2021 Midwest Symposium

38th Annual Midwest Symposium: Family Systems Theory and Therapy


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Friday, May 7, 2021

Lack of Solid Self Underlying Schizophrenia

Dr. Kerr

Dr. Kerr’s presentation is based on Robert Kolker’s book, Hidden Valley Road, published in 2020. The oldest of twelve children in a family that lived on Hidden Valley Road, Donald, was diagnosed in his early twenties with schizophrenia. Kolker’s careful research describes very clearly that a lack of solid self (although Kolker, not being aware of that Bowen theory concept, does not call it that) was the principal stimulus for peaks in a high level of chronic anxiety that fueled Donald’s dips into psychosis. The spikes in chronic anxiety were primarily tied to a disruption in a relationship with a female. There were 5 other sons diagnosed with schizophrenia in the family. I think Hidden Valley Road should be required reading for every mental health clinician.

Power Differentials in Social Hierarchies: Why and How They Emerge and Their Consequences for Behavior and Health

Dr. Curley

Social hierarchies are a common form of social organization for both males and females across all animal species including humans. These structures emerge when individuals compete over access to resources such as food, territory, or mates. Ultimately, the function of social hierarchies is to decrease the overall level of social conflict within a social group. In this talk, why social hierarchies emerge and how they are maintained over time will be described. How these systems vary across species but also how several fundamental features of power structures are universal to all species will be discussed along with the short-term and long-term physiological consequences of living in social hierarchies.  Dr. Curley will describe how across species as diverse as fish, birds, mammals and even humans that social status is a strong determinant of future health.  Individuals of different social status also face distinct ongoing social challenges while living in social hierarchies which require individuals to adopt specific physiological, behavioral and cognitive strategies.  Dr. Curley will discuss how subordinate individuals monitor the behavior of dominant individuals and how animals are able to rapidly take advantage of power vacuums. He will also describe recent research that demonstrates how these behavioral changes are manifested within the brain at the neuronal and genomic levels.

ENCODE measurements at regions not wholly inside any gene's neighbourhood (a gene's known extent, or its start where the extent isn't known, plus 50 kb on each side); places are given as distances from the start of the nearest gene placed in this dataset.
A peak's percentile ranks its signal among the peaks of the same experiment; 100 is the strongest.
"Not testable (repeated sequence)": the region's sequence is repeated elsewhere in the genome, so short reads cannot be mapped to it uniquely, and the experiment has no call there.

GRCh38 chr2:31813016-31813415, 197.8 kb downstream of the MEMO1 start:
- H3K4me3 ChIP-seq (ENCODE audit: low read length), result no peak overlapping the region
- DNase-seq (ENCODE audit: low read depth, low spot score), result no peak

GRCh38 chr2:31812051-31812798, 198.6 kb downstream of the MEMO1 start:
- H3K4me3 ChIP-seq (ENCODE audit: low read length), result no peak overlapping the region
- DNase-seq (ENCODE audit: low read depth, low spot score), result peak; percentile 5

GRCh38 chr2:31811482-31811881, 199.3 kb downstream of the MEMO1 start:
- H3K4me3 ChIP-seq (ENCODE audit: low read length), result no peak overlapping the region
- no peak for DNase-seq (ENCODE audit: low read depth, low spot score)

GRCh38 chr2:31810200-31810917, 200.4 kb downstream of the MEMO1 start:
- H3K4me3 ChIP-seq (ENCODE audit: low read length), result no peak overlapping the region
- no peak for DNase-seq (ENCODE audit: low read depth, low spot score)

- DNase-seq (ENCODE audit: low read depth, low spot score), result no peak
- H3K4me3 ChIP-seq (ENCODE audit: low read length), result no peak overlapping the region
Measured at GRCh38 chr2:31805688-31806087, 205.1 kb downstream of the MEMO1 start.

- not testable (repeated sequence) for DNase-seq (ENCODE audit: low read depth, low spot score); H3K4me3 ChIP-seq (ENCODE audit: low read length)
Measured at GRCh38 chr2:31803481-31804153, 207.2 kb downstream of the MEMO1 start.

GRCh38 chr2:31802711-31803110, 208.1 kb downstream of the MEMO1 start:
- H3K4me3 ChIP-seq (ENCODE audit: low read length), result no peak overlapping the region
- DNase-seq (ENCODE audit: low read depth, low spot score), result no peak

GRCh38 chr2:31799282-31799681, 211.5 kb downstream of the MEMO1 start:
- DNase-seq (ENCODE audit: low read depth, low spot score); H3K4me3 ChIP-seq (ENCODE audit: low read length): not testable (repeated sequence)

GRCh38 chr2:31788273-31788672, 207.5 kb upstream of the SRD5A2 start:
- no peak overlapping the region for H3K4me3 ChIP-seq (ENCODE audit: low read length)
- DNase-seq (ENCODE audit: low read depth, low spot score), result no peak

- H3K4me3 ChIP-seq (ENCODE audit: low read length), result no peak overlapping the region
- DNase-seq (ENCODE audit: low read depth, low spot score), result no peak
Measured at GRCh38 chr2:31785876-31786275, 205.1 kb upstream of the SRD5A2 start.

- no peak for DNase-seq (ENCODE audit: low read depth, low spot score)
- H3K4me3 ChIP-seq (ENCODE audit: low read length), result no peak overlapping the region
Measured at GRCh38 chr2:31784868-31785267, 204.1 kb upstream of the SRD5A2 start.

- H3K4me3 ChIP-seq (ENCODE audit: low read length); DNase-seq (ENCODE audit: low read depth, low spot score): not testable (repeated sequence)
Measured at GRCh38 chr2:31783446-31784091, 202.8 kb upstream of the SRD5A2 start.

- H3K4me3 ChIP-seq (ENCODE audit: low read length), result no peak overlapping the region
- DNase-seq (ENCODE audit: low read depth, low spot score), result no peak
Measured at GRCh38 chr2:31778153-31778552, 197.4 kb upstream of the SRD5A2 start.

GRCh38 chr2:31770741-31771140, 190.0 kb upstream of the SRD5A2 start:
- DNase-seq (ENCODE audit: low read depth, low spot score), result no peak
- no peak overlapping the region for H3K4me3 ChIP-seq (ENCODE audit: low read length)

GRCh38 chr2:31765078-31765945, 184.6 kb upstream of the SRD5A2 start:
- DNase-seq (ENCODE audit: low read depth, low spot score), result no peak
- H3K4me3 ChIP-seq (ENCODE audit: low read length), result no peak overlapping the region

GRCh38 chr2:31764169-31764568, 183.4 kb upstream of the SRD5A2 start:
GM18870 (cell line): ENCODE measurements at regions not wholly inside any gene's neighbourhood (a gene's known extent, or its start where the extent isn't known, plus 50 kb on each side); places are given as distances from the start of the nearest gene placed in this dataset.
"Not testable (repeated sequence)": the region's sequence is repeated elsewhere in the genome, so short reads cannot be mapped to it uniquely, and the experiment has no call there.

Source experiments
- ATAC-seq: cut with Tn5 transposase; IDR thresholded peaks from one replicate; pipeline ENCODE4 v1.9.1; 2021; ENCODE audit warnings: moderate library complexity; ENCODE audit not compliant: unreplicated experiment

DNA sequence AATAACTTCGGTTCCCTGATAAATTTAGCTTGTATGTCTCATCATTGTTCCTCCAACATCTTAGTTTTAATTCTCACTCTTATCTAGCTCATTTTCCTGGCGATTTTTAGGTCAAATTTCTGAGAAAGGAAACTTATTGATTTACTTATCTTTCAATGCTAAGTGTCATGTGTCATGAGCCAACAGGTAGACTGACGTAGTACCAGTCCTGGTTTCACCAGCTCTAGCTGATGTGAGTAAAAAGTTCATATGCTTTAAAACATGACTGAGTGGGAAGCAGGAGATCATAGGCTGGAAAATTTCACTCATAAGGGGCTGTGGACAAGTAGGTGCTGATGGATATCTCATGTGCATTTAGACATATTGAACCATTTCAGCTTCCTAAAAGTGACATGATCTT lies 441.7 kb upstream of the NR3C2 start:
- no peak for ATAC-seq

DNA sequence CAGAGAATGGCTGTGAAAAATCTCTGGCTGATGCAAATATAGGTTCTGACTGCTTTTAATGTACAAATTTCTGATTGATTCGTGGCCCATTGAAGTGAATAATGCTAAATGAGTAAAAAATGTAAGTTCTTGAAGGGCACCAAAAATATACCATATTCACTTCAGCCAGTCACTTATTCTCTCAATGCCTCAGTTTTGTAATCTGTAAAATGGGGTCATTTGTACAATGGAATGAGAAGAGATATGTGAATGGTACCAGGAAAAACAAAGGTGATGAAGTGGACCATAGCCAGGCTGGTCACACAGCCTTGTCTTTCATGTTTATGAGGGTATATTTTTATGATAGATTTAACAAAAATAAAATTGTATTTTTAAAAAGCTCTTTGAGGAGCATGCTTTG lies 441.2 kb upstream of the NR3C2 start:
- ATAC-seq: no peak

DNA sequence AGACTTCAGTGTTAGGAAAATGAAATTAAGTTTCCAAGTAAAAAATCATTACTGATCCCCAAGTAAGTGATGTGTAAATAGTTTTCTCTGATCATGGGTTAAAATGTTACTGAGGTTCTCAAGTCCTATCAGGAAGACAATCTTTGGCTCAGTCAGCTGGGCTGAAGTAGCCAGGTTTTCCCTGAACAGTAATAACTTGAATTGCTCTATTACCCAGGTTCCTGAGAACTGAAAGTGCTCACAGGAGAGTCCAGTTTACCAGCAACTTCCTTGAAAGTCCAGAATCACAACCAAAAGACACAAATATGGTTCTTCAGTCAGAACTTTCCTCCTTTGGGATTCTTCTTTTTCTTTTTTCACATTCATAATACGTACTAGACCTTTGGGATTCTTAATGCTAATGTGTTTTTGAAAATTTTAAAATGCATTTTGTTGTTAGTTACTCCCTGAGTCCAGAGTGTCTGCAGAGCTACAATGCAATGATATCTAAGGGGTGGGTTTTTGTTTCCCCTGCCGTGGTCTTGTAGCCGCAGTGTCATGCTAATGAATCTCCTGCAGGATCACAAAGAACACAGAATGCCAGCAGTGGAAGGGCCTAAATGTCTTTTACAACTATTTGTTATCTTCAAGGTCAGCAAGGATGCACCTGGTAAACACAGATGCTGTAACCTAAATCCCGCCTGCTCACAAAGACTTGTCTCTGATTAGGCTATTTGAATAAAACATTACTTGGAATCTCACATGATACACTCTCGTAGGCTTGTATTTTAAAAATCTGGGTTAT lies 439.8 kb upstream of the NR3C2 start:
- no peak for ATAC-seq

Michael E. Kerr, M.D.

Dr. Kerr is President of the Bowen Theory Academy in Islesboro, Maine and Director Emeritus of the Bowen Center for Study of the Family in Washington, D.C. He is the author of Family Evaluation and the recently published, Bowen Theory’s Secrets: The Hidden Life of Families.

Dr. Kerr’s research interests include cancer and family emotional process, the development of a unidisease concept, and the process of differentiation of self.   His primary research interests have been the relationship of physical, emotional and social symptoms to family emotional process, and the process of differentiation of self in clinical work.